- Doug Padilla, ESPN Staff Writer
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Cespedes, 26, and Soler, 19, are both heavily sought after outfielders who have recently defected. Cespedes, who is expected to make an impact at the major-league level this year, is reportedly seeking a deal in the $50 million range.
Soler is more affordable, but will need seasoning at the minor-league level much like Viciedo did when he signed a four-year $10 million deal with the White Sox in the winter before the 2009 season.
“I have reached out to both of their camps, Soler and Cespedes, and put in a good word and told them how great the organization is and that they would be a good fit if they both came over to join us,” Viciedo said through team translator Jackson Miranda.
So much for the idea that Viciedo has been down on the organization after he was stuck at Triple-A Charlotte for most of the season despite some eye-popping numbers.
“I don’t feel that way,” Viciedo said when asked if he should have been given more of a chance last year. “I feel that wherever they put me, that’s where I’m supposed to be,” he said. “I’ll just do the best I can. I just feel that wasn’t my time, but this year is my time, and I will do my best and take advantage of it.”
Viciedo said he acted on his own in recruiting the two outfielders and was not prompted to do so by the White Sox.
“No, it was no phone numbers given to me from the White Sox, it was about me reaching out to my fellow Cubans and wishing the best for them,” Viciedo said. “They aren’t signed and don’t know what way they will go, but I just wanted to give them my advice and tell them how I would like them on our team and what a great fit they would be.”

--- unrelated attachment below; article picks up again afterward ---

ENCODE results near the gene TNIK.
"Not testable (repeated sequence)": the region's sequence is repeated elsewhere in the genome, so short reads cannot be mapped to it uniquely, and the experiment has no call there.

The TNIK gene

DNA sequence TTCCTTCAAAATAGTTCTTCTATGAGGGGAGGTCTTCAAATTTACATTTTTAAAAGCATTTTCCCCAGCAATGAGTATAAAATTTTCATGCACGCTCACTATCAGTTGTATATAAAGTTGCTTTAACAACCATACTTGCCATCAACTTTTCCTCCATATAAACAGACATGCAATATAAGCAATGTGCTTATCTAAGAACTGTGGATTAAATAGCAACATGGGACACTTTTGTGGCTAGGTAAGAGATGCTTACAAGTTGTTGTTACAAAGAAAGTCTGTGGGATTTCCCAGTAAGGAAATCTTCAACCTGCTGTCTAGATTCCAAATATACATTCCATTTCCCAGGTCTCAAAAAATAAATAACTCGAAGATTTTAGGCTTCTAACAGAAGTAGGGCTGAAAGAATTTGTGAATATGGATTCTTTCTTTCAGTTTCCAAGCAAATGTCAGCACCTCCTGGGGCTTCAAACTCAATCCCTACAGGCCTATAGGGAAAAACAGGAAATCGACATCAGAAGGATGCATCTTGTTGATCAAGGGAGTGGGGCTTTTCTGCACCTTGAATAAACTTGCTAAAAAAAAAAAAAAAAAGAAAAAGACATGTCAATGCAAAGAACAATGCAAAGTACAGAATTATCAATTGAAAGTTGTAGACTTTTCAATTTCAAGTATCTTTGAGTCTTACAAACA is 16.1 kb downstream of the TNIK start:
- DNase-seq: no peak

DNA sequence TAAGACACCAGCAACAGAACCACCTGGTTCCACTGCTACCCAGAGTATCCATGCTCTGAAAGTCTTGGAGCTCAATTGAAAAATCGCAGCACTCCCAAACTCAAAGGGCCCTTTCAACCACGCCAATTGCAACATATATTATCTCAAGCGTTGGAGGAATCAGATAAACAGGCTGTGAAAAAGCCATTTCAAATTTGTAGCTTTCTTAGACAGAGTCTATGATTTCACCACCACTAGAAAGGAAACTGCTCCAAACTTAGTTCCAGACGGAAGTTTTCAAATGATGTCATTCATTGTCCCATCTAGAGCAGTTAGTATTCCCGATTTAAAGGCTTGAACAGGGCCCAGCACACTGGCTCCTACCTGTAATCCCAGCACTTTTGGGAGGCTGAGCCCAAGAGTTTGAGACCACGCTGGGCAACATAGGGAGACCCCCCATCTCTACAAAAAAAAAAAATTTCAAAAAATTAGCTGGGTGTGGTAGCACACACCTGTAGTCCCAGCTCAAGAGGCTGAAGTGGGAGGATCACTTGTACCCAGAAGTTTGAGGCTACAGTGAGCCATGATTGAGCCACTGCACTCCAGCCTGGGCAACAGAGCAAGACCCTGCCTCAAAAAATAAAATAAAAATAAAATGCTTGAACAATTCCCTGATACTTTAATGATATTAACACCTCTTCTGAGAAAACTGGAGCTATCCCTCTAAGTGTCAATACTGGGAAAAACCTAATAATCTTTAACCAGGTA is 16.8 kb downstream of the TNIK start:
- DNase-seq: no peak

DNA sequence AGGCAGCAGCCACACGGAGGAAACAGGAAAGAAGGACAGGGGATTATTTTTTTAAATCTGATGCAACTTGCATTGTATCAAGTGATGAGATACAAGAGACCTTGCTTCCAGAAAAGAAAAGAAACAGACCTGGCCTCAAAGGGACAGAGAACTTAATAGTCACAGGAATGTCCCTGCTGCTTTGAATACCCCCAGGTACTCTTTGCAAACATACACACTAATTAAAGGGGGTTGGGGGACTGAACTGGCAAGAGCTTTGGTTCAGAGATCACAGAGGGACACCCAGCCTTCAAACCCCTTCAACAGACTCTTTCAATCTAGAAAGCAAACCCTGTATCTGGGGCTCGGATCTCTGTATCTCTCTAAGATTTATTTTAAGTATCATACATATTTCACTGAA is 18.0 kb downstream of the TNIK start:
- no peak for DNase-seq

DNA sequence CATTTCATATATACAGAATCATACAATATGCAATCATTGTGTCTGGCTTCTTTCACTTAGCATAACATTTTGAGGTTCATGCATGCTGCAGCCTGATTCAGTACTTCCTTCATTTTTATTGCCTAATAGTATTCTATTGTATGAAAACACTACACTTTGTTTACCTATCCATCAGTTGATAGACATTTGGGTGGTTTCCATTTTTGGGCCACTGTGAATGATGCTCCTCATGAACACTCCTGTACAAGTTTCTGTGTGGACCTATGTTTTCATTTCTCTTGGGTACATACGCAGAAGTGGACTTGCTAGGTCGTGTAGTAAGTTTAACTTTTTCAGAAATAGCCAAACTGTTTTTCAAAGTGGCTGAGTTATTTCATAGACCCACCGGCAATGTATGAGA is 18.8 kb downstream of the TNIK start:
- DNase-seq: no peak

Now that he is getting a chance to finally start during the fourth and final season of his contract, Viciedo is making sure to not put any extra pressure on himself.
“My expectations are like every year, just work hard every day to go into spring training and be ready to be called upon,” he said. “As far as pressure to match Carlos, I don’t feel any pressure because for the most part I will go out to do what I have trained to and this will be a great year for me.”
Viciedo will make $3.25 million in 2012, but will remain under team control after the season. In that sense there is no contract pressure, and Viciedo sounds like a guy brimming with confidence.
“Really it’s all going to be about the preparation this year starting in spring training and then during the season making adjustments,” Viciedo said. “The pitchers know me and I know the pitchers. We will get to know each other really well this year.”
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